Via Mark Welker I saw this reference to an easy installer for the Saturn Disk Mounter program, which mounts your CVS Camcorder as a USB drive to your OS X box if you have the magic hacked cable. I installed the program (which included libusb), plugged in the camera, and voila! There it was, mounted as a drive. The beautiful thing about this is that it is much faster than the PureRead program, which can take 20 minutes to download all the videos if the camera is full. Even better, the same guy wrote Saturn Video Archiver which will pull the movies down and convert them from XViD to MPEG on the fly, all the while renaming things with timestamps and archiving them. PureRead is unforgiving, only saves to your Desktop with one set filename pattern and will happily overwrite your previous files if you forget to move them out of the way before you start. If you use the CVS Camcorder and a Mac, I’d recommend trying out these new programs and seeing if you prefer them.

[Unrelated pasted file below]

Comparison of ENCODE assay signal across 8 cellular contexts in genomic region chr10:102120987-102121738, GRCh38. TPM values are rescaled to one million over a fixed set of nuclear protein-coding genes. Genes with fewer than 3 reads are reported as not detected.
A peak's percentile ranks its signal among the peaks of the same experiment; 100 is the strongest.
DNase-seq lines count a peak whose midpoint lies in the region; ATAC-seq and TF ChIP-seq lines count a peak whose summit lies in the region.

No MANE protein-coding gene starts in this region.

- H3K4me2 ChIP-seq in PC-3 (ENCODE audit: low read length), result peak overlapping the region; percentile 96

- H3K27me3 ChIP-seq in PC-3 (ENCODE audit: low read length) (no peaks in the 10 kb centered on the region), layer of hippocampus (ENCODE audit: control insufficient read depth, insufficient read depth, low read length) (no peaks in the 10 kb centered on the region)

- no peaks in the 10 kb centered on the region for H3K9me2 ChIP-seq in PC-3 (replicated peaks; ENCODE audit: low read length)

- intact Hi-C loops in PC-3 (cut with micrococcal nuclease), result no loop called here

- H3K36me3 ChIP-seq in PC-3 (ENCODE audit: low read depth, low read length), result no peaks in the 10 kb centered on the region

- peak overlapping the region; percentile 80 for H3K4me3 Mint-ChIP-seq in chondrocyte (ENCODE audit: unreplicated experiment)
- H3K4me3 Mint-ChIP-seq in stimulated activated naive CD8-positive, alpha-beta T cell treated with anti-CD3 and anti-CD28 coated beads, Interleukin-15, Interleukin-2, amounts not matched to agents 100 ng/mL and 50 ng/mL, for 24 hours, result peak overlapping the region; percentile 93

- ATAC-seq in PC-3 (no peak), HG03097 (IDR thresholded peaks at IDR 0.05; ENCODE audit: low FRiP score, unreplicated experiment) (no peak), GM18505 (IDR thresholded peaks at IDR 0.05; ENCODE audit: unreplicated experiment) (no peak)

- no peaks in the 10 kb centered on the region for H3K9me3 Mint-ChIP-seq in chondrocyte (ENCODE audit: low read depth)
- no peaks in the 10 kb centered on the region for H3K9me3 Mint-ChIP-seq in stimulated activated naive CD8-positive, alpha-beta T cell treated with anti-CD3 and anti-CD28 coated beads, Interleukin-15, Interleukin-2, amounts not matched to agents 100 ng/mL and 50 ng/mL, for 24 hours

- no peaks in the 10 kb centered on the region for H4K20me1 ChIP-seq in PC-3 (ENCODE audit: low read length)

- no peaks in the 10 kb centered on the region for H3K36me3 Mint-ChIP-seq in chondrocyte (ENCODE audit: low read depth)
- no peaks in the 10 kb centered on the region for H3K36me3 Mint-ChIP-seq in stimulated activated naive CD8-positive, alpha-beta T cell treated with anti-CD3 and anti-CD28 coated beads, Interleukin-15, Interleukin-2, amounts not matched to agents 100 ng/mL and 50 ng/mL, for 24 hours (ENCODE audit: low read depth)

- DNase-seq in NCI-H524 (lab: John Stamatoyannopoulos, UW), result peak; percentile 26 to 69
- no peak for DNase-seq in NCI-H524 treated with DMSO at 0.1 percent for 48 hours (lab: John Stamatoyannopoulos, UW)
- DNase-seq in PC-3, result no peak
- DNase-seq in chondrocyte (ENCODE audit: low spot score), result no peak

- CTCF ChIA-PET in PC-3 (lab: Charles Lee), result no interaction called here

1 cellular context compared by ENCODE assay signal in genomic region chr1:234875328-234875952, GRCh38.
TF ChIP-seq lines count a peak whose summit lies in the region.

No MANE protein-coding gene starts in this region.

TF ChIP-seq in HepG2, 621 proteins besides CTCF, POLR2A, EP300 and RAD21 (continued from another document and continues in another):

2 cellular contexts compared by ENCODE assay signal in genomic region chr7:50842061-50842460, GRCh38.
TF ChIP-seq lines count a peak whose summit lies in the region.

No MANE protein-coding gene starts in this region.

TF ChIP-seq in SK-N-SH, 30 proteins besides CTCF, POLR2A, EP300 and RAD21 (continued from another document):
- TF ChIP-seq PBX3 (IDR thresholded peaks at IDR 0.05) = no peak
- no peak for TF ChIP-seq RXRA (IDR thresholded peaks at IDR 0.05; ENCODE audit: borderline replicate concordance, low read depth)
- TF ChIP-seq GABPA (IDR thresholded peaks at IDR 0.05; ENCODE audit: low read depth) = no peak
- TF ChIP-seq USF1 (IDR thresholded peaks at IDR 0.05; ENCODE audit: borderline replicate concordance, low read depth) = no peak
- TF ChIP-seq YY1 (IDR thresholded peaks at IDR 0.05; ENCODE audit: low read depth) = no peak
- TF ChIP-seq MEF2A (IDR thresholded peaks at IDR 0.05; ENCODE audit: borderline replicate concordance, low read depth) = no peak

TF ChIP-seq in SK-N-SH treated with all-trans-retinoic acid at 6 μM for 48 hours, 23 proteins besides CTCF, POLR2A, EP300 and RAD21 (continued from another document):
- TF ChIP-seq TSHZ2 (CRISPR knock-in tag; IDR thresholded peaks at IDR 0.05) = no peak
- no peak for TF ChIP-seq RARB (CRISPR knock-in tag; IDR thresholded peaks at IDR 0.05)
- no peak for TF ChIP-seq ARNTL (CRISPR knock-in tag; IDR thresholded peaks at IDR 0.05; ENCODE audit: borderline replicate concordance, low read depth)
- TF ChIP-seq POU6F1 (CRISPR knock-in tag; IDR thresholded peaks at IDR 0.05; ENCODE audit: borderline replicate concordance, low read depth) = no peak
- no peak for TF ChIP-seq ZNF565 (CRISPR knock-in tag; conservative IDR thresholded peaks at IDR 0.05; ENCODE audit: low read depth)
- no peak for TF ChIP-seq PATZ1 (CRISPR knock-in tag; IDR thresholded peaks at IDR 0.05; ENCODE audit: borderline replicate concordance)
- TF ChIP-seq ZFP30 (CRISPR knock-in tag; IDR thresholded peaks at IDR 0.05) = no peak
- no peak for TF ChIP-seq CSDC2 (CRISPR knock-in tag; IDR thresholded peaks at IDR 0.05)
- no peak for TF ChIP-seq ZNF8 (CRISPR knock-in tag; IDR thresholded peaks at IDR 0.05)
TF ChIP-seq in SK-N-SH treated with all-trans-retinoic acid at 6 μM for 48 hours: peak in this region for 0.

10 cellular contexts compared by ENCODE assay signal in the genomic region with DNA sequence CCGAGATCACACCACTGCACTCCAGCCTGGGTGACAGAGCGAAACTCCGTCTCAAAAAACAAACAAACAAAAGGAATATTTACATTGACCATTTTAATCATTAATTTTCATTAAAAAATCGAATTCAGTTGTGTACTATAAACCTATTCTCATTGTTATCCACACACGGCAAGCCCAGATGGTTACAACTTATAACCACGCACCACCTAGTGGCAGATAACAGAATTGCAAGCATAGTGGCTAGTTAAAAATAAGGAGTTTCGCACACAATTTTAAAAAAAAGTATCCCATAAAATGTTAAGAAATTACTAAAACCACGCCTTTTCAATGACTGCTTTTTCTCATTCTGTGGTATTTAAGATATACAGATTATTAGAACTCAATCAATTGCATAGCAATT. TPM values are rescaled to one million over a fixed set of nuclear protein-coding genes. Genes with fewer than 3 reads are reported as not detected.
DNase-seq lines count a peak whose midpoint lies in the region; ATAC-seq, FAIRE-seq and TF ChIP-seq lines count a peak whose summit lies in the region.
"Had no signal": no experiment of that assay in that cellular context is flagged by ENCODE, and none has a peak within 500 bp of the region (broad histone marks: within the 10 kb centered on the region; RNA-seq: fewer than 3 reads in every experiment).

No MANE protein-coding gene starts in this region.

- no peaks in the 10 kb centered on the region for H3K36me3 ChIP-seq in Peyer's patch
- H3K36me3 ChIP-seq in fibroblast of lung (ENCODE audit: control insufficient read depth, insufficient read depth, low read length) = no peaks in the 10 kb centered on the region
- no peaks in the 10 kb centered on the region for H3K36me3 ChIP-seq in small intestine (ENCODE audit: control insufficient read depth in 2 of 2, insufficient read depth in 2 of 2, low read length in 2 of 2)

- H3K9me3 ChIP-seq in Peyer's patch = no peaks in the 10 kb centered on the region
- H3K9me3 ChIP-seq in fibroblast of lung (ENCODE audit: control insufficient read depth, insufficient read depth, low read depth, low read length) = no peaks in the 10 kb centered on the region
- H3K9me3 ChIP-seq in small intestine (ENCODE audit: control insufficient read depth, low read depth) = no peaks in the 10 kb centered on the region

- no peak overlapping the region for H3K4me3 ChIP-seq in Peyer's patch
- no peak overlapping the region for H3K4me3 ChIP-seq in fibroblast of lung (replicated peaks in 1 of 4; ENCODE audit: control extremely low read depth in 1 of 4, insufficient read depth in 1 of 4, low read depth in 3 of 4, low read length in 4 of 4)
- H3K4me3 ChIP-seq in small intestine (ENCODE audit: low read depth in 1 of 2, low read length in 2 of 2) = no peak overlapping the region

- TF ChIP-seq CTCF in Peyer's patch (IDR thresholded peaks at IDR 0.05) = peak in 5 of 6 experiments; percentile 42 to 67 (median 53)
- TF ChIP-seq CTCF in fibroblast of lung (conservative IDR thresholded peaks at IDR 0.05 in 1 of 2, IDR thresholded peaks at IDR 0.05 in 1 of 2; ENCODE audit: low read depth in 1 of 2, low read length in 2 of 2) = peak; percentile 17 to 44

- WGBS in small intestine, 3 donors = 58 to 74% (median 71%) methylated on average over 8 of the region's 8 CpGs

While I was doing all this, I accidentally made another discovery. The low battery indicator was flashing while I played with the mounter. After I unplugged it, I opened the compartment to change the batteries and there were none in there! That’s right, with no batteries in the camera it will operate if plugged in. I presume that the 5V power supply gives the camera enough juice to operate. This is not just to mount the drive and get the files off, by the way, but enough to power the whole camera. As a test, I connected it up with the battery compartment empty and open and was able to capture and play new videos and then get them off the camera, all in one shot.
I haven’t been playing with my camcorder too much lately, and I’m pleased to have new developments on this front. This thing has been a whole lot of hacking fun stuffed into a $25 package.